Security BSides St. John’s wrapped up a couple of weeks ago, and has re-invigorated my interest in teaching myself more about security, particularly around penetration testing. The following Monday, I started tackling a new side project – set up a pentesting lab in Oracle VirtualBox, and discovered a couple of things: This is easier said than done, and there’s not really a good beginners guide to all this.
While grabbing a bit of lunch on Tuesday, it occured to me that this would be a fun challenge, not to mention a good way to work on blogging more. I’ve decided to issue myself the following challenge:
Work on computer security for at least 30 minutes every day until the end of October.
For this challenge, I’m including reading security-related books, as well as setting up and configuring my test environment. I won’t be blogging every day (no way I can squeeze that in too!), but I will be logging it, and posting on Monday mornings what I’ve done for the past week.
I’m hoping that, if this challenge turns up anything interesting, it might get turned in to a conference talk. At the very least, I’ll pick up some new tricks for my day job! If you see anything here that raises a question for you, please don’t hesitate to comment. I may not have an answer, but I’ll certainly try to give you as much information as I can.
So, without further ado, here’s my log for this week:
Sept. 25: Tried to run VirtualBox. For some reason, it wouldn’t start. Googling indicates possible conflict between the version I had installed, and various Windows Updates. Re-installed. Downloaded Kali Linux (KL), and Metasploitable 2 (MS2). Realized I shouldn’t have MS2 on the open network. Tried to set up a Host-Only adapter via the UI; error returned. Spent 30 minutes reading “Network Security Assessment” 3rd Edition, by Chris McNab.
Sept. 26: Discovered that adapter hadn’t been created on install; used “VBoxManage hostonly if create”. Reconfigured VMs to use Host-Only adapter, and configured DHCP server from the UI, to narrow the IP range. Couldn’t get the VMs to get an IP, so tried static addresses. Still no effect. Eventually, realized the “Cable Connected” option hadn’t been checked. Was able to get DHCP working. Nmap was taking a long time (sudo nmap p0-65535 192.168.224.3), so I added -n to ignore DNS. Also added -v to monitor. Scan appears to be taking at least an hour, based on time. Had to pause; will restart tomorrow. While working on making dinner, mapped out a possible home lab, using some leftover hardware. May need to do some repairs on some equipment. Possible experiment: using iPad Mini as pentesting tool.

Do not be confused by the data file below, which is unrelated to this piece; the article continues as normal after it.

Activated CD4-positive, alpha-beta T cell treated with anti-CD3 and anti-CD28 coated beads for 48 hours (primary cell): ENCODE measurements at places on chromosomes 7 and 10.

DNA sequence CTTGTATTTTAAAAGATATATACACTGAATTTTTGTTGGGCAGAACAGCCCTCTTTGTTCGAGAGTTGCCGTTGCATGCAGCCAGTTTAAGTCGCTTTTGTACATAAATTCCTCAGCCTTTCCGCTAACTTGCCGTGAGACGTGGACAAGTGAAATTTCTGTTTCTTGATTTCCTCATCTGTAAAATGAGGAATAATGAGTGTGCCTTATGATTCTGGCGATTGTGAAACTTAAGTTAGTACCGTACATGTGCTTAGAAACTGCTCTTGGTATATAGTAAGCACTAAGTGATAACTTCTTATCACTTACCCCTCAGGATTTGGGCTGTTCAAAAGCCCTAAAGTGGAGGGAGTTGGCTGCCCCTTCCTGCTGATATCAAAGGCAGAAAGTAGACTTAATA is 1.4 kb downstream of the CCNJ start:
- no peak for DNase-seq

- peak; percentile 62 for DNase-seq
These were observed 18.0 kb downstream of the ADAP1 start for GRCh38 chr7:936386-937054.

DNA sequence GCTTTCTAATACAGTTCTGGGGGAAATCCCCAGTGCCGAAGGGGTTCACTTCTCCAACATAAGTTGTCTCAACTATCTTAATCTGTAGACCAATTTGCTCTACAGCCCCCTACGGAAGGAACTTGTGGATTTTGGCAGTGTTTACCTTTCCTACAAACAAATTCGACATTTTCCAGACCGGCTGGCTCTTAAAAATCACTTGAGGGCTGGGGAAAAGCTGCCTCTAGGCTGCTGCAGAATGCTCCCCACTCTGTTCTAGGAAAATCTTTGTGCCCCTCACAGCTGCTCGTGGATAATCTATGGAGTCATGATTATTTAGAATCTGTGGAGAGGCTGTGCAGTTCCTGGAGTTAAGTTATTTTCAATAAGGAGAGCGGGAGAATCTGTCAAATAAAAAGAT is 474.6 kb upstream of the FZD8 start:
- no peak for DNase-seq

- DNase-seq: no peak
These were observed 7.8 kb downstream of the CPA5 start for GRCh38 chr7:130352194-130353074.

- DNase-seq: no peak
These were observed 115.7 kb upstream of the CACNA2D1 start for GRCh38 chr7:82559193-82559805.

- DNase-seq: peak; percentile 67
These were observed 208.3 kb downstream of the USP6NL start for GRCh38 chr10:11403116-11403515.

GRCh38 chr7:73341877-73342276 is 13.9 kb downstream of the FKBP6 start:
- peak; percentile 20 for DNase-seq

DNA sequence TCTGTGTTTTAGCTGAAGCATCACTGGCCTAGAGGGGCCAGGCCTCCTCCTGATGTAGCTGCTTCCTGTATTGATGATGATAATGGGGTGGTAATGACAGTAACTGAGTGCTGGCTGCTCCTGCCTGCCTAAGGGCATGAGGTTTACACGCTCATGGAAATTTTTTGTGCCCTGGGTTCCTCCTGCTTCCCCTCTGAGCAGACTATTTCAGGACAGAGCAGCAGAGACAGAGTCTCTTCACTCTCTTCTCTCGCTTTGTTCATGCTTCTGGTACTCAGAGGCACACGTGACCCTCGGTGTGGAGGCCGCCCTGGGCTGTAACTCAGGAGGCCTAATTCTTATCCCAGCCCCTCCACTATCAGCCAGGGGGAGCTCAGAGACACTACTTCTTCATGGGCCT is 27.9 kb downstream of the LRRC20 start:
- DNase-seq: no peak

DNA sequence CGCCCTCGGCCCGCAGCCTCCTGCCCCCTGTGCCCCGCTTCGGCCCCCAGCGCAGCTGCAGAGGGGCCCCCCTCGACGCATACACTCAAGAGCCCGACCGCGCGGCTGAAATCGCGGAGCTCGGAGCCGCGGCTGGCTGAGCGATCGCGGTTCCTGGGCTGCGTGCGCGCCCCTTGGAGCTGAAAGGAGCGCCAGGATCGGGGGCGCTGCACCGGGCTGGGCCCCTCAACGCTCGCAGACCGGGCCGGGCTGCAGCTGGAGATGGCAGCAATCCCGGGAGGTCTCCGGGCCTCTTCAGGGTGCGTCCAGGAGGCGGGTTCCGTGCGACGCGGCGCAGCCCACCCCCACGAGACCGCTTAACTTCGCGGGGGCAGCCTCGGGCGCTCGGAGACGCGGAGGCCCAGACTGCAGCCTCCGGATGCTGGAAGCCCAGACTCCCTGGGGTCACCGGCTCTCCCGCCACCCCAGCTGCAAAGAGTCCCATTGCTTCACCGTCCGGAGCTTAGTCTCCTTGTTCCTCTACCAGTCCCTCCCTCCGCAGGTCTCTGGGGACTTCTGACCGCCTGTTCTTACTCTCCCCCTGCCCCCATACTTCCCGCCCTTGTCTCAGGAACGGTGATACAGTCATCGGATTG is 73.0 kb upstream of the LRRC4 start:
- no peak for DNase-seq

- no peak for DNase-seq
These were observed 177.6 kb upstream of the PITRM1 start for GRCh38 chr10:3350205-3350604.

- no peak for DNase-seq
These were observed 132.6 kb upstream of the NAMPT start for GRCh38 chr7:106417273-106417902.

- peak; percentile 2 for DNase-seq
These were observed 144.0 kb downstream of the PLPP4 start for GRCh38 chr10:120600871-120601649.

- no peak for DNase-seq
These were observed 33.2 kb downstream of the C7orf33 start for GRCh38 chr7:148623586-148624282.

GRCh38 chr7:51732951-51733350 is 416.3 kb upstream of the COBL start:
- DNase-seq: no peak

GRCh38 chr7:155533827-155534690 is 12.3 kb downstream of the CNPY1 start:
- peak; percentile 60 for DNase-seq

Sept. 27: Continued scans (VMs had been paused on Day 2). Compared results to what was presented as expected in the Metasploitable 2 guide from Rapid 7 (https://metasploit.help.rapid7.com/v1.1/docs/metasploitable-2-exploitability-guide). Following guide from Rapid7, realized that rpcbind and nsf-common weren’t already installed. Installed without issue. rpcinfo -p failed due to timeout. Removing p switch. Realized I had switched network interfaces, so I could download needed packages. rpcinfo -p returned list. Tried the first backdoor (vsftpd), but wasn’t able to exploit it via console. Tried using the Metasploit Framework Module to run the exploit (https://www.rapid7.com/db/modules/exploit/unix/ftp/vsftpd_234_backdoor). Can’t seem to get it to point at the address of the MS2 VM. Found a good tutorial that clarified the original instructions a bit, plus gave me some insight in to checking the results of the first phase of the exploit (http://www.hackingtutorials.org/metasploit-tutorials/exploiting-vsftpd-metasploitable/). Successfully complete the Rapid7 guide’s basics.
Sept. 28-Oct.1: Spent 30 minutes reading “Network Security Assessment” each day
After this first week, I’m keen to try and find some kind of Capture The Flag or similar sort of challenge, that I can run in my lab. If you’ve got any suggestions, feel free to comment!